However, president Yahya Jammeh who conceded defeat in the just concluded Gambian election will be the 12th african president to hand over power peacefully.
Whtaevever the case may be, you should know that the trend of peaceful power handing over in Africa did not start with Nigeria.
You can check out the complete below;
1. Goodluck Jonathan, Nigeria.
Goodluck Jonathan was the president of NIgeria from 2010 to 2015. He is the first sitting Nigerian president to participate in a peaceful transition of power.
2. Joyce Banda, Malawi.
Joyce Banda took office as president following the sudden death of president Bingu wa Mutharika in 2012. She was Malawi’s fourth president and it’s first female president. In May 2014, she was heavily defeated in the presidential election.
3. Abdoulaye Wade, Senegal.
Wade led the Senegalese opposition for 26 years prior to winning the 2000 presidenttial election in Senegal. Between 1978 and 2012, Wade ran for president seven times.
4. Rupiah Banda, Zambia.
Banda was the president of Zambia from 2008 to 2011. in 2011, he steeped down after losing a re-election bid to opposition leader Michael Sata.
5. Abdou Diouf, Senegal.
Diouf served as the second president of senegal from 1981 to 2000. He is notable both for coming into power by peaceful succeession, and for leaving willingly after losing the 2000 presidential election to Abdoulaye Wade.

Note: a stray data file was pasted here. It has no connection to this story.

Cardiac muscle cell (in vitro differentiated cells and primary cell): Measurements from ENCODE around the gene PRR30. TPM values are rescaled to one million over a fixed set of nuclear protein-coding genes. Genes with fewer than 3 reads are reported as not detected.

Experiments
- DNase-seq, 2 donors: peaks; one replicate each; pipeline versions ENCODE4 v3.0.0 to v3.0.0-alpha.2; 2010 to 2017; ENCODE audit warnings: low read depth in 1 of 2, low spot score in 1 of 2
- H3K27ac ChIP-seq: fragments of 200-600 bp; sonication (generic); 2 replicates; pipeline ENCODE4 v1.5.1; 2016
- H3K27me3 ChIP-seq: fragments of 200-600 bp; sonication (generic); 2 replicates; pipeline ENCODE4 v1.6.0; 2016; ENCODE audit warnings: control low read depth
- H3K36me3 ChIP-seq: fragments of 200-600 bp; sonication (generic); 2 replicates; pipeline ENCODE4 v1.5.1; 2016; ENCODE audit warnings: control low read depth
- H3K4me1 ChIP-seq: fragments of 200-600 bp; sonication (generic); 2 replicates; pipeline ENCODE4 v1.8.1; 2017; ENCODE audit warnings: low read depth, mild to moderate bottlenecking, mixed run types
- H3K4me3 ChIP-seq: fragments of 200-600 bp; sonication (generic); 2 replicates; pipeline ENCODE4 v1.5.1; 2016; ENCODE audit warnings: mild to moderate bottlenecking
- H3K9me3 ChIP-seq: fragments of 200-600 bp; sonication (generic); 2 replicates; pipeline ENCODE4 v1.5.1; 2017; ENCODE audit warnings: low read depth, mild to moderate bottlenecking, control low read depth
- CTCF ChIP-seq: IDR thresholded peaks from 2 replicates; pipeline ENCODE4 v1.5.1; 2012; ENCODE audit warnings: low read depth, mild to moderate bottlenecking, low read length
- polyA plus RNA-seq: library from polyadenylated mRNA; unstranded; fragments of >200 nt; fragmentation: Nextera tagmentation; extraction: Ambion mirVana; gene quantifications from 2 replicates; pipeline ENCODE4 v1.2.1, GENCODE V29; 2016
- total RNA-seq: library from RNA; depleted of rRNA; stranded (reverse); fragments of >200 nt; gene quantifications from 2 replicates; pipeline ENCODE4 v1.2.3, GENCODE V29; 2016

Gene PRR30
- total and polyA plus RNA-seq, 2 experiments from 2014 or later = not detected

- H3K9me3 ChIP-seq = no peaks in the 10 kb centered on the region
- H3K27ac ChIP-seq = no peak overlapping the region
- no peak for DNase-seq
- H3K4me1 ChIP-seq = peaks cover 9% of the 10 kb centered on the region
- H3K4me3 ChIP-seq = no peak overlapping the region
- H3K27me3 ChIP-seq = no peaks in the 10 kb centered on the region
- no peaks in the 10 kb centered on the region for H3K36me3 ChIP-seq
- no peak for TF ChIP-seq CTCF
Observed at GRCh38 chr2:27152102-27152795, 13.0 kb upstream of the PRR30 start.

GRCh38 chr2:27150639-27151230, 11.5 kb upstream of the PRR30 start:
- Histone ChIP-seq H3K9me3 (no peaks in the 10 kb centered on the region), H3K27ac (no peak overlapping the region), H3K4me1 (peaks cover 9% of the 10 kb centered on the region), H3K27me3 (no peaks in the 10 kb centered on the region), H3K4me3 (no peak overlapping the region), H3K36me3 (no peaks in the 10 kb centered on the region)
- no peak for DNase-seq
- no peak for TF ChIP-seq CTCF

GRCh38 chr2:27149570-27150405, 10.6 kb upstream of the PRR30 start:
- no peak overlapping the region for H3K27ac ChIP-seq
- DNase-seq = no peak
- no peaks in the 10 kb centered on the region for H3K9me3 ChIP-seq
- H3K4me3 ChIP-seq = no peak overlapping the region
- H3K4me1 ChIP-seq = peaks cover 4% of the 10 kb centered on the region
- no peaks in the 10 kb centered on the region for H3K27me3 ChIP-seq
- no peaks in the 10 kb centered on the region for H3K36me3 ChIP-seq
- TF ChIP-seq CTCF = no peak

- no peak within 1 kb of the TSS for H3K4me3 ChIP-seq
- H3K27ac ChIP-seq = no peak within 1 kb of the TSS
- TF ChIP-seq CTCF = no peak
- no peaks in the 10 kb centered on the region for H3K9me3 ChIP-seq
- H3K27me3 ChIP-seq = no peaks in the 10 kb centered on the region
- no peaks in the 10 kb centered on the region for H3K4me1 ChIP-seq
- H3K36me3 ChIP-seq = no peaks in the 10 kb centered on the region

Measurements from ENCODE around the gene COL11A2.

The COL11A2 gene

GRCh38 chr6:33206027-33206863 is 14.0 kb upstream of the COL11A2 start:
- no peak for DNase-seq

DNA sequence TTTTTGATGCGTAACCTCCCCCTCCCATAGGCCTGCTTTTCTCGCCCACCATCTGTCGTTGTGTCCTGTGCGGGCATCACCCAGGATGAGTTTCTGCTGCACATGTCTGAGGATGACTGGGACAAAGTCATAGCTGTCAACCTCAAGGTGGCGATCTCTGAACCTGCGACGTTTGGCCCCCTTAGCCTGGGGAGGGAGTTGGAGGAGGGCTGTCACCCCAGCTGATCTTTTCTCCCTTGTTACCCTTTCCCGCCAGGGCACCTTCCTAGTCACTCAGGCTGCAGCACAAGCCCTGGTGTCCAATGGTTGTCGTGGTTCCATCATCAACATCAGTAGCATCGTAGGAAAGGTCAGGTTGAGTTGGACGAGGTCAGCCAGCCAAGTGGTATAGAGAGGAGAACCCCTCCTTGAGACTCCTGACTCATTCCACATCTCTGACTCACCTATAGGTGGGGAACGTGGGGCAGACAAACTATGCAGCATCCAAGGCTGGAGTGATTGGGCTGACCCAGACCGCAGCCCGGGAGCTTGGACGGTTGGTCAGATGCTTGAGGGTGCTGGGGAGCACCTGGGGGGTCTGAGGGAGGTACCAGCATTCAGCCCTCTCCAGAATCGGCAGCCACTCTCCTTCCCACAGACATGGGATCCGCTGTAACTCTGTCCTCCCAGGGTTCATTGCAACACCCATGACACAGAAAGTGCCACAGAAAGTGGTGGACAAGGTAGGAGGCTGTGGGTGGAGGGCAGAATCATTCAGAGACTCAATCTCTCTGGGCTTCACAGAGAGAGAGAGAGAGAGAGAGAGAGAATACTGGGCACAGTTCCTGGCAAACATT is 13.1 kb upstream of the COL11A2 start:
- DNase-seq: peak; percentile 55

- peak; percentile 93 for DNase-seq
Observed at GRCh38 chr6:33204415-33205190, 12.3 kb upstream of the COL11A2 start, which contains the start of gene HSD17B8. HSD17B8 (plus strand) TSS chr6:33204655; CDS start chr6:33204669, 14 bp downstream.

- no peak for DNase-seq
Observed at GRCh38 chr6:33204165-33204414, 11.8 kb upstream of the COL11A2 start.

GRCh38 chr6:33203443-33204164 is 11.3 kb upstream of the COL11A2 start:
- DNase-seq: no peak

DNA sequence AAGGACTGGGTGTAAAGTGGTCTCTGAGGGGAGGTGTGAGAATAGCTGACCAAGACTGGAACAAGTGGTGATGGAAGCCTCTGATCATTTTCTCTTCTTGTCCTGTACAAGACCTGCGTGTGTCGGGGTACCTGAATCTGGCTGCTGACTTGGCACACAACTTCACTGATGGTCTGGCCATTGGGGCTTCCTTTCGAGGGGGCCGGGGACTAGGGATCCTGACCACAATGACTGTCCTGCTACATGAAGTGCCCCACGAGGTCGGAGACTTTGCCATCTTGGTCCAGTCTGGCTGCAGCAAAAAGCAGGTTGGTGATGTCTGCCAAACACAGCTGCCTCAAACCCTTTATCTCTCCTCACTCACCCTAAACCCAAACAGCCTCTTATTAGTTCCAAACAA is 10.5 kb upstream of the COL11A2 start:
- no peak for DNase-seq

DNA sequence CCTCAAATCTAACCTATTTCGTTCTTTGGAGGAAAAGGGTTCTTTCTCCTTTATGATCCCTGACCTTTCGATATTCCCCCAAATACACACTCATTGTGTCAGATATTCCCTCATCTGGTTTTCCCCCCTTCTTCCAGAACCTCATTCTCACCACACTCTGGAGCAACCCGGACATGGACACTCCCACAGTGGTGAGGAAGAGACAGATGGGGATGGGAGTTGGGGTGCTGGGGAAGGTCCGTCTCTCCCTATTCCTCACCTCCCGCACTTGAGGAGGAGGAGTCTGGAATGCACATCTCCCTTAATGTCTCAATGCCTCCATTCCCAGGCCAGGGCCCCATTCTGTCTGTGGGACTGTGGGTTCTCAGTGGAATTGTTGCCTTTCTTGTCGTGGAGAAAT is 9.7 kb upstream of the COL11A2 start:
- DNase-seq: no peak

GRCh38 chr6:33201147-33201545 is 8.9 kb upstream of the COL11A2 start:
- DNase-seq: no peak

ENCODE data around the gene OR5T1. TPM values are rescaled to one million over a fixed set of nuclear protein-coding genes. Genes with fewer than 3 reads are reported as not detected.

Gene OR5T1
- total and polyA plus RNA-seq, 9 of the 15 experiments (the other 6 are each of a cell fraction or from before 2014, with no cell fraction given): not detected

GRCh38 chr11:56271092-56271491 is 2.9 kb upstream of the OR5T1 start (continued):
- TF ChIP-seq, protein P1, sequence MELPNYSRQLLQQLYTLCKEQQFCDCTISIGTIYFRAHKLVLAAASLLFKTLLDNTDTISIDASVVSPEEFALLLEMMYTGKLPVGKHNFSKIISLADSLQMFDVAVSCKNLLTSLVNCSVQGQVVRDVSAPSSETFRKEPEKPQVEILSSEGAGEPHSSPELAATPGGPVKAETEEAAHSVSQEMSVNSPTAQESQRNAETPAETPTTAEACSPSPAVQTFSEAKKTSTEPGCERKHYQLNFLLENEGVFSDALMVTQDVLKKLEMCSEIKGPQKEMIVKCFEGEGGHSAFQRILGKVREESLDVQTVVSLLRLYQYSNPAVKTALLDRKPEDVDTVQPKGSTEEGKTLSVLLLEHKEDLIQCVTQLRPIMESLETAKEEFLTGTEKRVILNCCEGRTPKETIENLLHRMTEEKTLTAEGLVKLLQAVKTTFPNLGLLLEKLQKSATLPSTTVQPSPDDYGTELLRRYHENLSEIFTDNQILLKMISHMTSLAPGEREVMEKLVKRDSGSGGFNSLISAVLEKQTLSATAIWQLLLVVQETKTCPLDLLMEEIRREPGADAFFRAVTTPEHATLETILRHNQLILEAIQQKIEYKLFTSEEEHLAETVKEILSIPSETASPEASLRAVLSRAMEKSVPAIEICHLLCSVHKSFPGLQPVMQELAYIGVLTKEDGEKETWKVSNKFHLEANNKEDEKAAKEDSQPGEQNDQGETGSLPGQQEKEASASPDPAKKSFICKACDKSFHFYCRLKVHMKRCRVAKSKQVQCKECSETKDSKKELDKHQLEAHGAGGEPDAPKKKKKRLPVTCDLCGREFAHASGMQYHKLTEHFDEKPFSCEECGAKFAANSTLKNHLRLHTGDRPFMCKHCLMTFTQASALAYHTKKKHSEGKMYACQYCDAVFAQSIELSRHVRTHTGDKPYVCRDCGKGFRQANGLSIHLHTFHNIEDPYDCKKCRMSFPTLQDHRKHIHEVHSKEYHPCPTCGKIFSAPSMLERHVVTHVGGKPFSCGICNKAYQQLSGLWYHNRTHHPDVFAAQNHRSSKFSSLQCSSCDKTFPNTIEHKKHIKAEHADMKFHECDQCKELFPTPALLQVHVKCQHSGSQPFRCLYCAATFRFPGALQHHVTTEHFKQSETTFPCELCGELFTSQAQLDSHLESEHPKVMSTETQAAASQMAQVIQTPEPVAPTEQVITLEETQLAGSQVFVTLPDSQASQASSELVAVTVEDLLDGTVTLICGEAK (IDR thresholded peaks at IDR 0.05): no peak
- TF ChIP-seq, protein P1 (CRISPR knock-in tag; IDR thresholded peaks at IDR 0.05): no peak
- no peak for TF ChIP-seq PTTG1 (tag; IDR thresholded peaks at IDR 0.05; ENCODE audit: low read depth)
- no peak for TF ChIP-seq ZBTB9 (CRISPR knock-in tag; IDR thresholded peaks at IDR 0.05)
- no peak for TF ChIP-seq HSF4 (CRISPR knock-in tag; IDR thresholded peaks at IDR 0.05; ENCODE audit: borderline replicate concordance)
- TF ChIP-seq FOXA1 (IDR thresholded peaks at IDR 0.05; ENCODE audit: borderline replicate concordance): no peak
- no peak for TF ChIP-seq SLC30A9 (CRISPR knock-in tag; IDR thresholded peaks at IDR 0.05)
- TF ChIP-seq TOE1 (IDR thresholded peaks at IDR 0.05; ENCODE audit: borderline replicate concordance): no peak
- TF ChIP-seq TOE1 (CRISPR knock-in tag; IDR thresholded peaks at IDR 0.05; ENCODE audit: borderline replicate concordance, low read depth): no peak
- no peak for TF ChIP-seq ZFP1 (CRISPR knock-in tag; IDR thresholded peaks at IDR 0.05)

6. Nicephore Soglo, Benin.
Soglo served as a prime minister of Benin between 1990 and 1991. He won the 1991 presidential election and ruled the country till 1996. In March 1996 presidential election, Soglo took first place in the first round, but he was defeated in the second round by Mathieu Kerekou, who received 53.49% of the votes.
7. Pierre Buyoya, Burundi.
Pierre Buyoya came into power after a military coup. He ruled Burundi twice from 1987 to 1993, and lost the presidential election to Melchior Ndadaye. Buyoya came to power in 1996 back after the second military coup. In 2003, the international community convinced him to create an ethnically inclusive government and hand over power.
8. Mathieu Kerekou, Benin.
Mathieu Kerekou first seized power in Benin in a military coup in 1972. He ruled his country for 29yrs before losing an election to his former prime minister Nicephore Soglo in 1991.
9. Andre Kolingba, Central African Republic.
Andre Kolingba was the fourth president of the Central African Republic (between 1981 to 1993). He took over power from president David Dacko in a bloodless military coup in 1981 and lost power to Ange-Felix Patasse in a democratic election held in 1993.
10. Nelson Mandela, SouthAfrica.
In April 1994, the Mandela led ANC won SouthAfrica’s first election by universal suffrage, and on May 10, Mandela was sworn in as president of the country’s first multi-ethnic government. Mandela resigned his post with the ANC in December 1997, transferring leadership of the party to his designated successor, Thabo Mbeki. Mandela did not seek a second term as South African president and was succeeded by Mbeki in 1999.
11. Thabo Mbeki, South Africa.
Thabo Mbeki served nine years as the second post apartheid president of South Africa from 14 June 1999 to 24 September 2008. On 20 September 2008, with about nine months left in his second term, Mbeki announced his resignation after being recalled by the National executive committee of the ANC.